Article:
Sculpt the space and balance with grace, stop any Frequency fight to create a clean and focused mix.


EQ is a powerful audio tool that allows you to finely tune the balance of various frequencies and customize the tone to your preference. Whether it’s vocals overpowering the mix or an overwhelming bass, music producers and sound engineers turn to EQ to sculpt the space and balance with grace to create a clean and focused mix.

In this post, we'll explore the art of using EQ, delving into its intricacies to help you understand the full potential of this staple tool. 




What is EQ?


EQ, or Equalization, is a fundamental tool used to shape the sound of audio playback. It can increase or decrease the volume of selected frequencies, improving the clarity and tone of music. 

EQ is a vital tool for music professionals, including producers, performers, and engineers alike. it allows you to adjust the balance of different frequencies, lowering the volume of unwanted sounds and noises and shaping the sound's characteristics. In a live setting, EQ is used to control feedback by reducing resonant frequencies caused by the instrument and the acoustics of the environment. In the studio, EQ is used to enhance the sound of individual instruments and help multiple sounds fit together in a mix. 


Types of EQ; 


Graphic EQ: This type of EQ allows you to adjust the level of different frequency bands independently. It is often used in music production and live sound to balance the sound and eliminate unwanted and resonant frequencies. 


Parametric EQ: This type of EQ allows you to adjust the center frequency, bandwidth, and gain of each frequency band. It is more precise than graphic EQ and is commonly used in recording studios for mixing and mastering audio. 


Shelving EQ: This type of EQ boosts or cuts all frequencies above or below a certain frequency. It is useful for adjusting the overall tonal balance of a sound. For example, enhancing high frequencies will give you a brighter sound whereas reducing them will give you a warmer sound. 


Low-Pass and High-Pass Filters: These types of EQ cut off frequencies below or above a certain point, respectively. They are often used to remove unwanted noise such as low-end rumbling on non-bass instruments, or to help shape the tonal balance of a sound. 


Dynamic EQ: This type of EQ automatically adjusts the level of a frequency band based on the level of the input signal. It is useful in a mixing environment when multiple instruments share similar frequency bands. For example, a dynamic EQ could be used to control the guitar, triggering a reduction in the guitar volume when the vocals are sung. 


Linear-phase EQ: Applying EQ can introduce latency delays that may cause phase issues when mixing similar sounds. Linear-phase EQ can maintain the phase relationship between different recordings. This can be useful for preserving the natural sound of acoustic instruments and vocals when using multiple microphones.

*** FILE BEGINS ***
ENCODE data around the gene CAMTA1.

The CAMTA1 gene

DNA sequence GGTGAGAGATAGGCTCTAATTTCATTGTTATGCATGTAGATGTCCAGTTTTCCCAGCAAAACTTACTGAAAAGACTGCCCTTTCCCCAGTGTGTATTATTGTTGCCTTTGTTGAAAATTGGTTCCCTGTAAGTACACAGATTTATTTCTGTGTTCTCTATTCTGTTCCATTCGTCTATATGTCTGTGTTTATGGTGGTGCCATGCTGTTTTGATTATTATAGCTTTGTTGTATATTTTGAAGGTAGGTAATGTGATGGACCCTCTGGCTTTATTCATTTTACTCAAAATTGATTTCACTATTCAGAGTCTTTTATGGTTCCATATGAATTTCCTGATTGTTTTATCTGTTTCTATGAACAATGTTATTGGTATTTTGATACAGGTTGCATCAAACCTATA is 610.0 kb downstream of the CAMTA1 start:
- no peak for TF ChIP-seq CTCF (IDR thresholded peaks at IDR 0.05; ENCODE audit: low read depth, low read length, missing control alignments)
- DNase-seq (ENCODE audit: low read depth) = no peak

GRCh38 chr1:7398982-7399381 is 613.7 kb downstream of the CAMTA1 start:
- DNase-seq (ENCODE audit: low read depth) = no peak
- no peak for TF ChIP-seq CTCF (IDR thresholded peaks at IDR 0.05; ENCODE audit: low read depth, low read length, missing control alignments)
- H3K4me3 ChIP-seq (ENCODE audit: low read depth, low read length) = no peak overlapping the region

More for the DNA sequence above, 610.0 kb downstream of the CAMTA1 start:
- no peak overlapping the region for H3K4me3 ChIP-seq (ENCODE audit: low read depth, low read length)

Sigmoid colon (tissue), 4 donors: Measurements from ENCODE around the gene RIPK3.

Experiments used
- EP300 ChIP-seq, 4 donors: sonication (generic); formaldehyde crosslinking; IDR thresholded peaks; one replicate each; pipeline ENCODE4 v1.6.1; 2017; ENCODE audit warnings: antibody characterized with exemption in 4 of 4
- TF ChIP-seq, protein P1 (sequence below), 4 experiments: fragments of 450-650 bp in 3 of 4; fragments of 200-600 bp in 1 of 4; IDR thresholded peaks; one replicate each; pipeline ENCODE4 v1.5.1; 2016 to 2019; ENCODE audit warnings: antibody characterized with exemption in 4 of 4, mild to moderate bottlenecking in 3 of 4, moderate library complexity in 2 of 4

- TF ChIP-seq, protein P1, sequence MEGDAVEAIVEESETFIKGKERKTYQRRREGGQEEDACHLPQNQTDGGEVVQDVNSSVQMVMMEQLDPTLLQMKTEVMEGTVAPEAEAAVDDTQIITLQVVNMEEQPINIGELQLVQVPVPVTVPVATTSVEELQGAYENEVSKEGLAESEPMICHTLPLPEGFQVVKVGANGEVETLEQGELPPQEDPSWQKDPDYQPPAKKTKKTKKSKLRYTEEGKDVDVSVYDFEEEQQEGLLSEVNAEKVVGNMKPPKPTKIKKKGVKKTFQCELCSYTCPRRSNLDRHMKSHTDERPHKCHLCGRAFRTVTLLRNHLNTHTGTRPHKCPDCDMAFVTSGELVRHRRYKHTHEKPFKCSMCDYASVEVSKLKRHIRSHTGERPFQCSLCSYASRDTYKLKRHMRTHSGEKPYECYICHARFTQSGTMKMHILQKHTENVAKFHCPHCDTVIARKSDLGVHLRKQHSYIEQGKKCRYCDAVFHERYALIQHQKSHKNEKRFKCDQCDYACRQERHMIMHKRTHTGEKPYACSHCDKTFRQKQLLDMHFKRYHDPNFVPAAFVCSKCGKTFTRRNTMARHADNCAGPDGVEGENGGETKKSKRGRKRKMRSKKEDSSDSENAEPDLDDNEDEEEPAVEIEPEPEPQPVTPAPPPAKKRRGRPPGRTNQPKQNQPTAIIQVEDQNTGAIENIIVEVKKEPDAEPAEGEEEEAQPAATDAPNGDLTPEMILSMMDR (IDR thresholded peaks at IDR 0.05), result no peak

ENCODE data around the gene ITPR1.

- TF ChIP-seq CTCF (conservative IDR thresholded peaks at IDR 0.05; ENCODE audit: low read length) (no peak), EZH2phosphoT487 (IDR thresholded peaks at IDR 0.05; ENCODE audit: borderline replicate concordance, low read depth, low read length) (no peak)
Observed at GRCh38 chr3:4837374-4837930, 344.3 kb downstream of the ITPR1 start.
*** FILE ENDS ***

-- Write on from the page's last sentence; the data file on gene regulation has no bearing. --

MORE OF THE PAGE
Mid/Side EQ: This style of EQ allows you to adjust the level of the MONO and stereo signals independently. Here's how it works: 


The "mid" channel contains the audio information that is panned to the center of the stereo field, this is where you will normally find instruments such as vocals, bass, and drums. 

The "side" channel contains the audio information that is panned to the sides of the stereo field, typically guitars, keyboards, and background vocals. 

With Mid/Side EQ, you can adjust the frequency balance of the mid and side channels separately.  

A good use of this might be to boost the low frequencies in the mid-channel to make the kick drum and bass guitar more prominent while cutting the high frequencies in the side channel to reduce sibilance and harshness in the guitars and vocals. 


EQ controls 


Some digital EQ’s can look confusing depending on the user interface; however, you will find these same controls or parameters on every EQ. 

  • Frequency - To select which frequency you want to manipulate using the other controls. 
  • Gain - Where you decide whether you want to increase (boost) or attenuate (cut) the frequency you’ve selected. 
  • Q - Where you decide how much you want to affect the frequencies surrounding your chosen one. In other words, it defines how wide or how narrow the selected frequency bandwidth will be. 


Best practices for using EQ 


There are multiple EQ tasks that producers routinely carry out on nearly every session, such as eq'ing out frequencies that aren't necessary for the instrument, fixing ringing and resonant frequencies, and cutting out unwanted environment noises, keeping the mix clean and tidy.  


More details and ideas on implementing these best practices:


- Cutting out unwanted noise and sounds (subtractive EQ, LP and HP Filters) 

It is best practice to use a low and high-pass filter to roll off low or high frequencies that aren't needed. This can help to clean up the mix and make it sound more focused and punchier. When using EQ to reduce unwanted sounds or frequencies, it is recommended to use a narrow Q as this allows you to be more surgical focusing in on the problem frequency without taking away important frequency content.